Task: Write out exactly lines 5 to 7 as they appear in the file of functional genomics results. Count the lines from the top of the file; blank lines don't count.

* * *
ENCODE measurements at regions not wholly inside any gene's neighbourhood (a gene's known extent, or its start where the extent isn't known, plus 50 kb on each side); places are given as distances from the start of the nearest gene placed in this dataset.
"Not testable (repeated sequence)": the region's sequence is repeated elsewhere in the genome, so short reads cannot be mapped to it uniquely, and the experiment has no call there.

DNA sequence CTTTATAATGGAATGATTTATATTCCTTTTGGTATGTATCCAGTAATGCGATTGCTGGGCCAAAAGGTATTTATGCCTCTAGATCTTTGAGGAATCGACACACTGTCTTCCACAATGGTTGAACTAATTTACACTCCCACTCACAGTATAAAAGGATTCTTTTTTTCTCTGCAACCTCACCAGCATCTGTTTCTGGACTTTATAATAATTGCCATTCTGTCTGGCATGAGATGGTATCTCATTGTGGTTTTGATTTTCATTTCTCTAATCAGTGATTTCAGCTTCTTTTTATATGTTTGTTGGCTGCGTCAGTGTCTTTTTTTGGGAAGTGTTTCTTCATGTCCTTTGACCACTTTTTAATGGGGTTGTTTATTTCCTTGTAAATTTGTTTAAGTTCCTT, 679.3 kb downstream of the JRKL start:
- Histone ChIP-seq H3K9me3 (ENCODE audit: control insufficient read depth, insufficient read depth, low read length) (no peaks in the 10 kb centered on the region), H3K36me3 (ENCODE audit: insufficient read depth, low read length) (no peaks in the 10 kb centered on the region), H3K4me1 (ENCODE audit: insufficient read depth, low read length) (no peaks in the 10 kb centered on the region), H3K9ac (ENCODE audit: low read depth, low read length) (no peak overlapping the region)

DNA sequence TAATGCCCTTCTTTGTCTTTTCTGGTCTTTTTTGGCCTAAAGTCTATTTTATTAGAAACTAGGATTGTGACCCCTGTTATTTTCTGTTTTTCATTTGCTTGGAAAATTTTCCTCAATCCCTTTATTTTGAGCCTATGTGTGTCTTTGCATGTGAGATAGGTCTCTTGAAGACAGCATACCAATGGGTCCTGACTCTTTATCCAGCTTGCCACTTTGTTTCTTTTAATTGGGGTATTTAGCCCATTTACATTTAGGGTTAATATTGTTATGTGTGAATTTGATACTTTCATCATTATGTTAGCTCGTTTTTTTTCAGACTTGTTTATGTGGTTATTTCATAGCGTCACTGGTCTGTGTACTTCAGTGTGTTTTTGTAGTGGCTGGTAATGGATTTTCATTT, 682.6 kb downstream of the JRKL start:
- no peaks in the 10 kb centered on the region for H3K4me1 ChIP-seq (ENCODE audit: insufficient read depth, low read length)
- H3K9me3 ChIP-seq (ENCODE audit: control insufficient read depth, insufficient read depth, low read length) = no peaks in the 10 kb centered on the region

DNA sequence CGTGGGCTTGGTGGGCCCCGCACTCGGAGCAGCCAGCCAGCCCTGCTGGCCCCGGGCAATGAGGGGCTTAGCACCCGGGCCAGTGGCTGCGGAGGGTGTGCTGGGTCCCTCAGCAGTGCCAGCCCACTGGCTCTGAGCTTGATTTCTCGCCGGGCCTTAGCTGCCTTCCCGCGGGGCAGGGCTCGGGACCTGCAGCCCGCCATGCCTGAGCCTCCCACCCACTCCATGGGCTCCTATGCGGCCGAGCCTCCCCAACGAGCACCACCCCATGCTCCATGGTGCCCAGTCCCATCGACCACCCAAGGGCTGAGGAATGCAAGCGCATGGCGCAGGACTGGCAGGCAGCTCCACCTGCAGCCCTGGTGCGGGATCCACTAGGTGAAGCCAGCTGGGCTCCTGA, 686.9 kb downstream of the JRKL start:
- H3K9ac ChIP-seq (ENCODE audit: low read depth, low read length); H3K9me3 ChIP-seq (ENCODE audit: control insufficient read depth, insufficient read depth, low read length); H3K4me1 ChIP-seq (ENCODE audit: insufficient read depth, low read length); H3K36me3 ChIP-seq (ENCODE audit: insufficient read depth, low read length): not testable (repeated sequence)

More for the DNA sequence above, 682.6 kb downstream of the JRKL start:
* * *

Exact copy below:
DNA sequence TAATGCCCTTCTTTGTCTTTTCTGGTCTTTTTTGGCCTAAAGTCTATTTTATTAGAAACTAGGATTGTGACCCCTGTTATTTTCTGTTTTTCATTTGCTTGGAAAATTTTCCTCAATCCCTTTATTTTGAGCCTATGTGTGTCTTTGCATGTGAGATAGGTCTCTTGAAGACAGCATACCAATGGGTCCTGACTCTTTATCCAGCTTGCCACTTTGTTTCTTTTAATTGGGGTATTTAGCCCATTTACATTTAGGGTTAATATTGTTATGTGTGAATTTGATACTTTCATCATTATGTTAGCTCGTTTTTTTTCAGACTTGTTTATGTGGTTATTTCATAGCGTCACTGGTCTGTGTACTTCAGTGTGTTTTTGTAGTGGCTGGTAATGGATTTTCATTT, 682.6 kb downstream of the JRKL start:
- no peaks in the 10 kb centered on the region for H3K4me1 ChIP-seq (ENCODE audit: insufficient read depth, low read length)
- H3K9me3 ChIP-seq (ENCODE audit: control insufficient read depth, insufficient read depth, low read length) = no peaks in the 10 kb centered on the region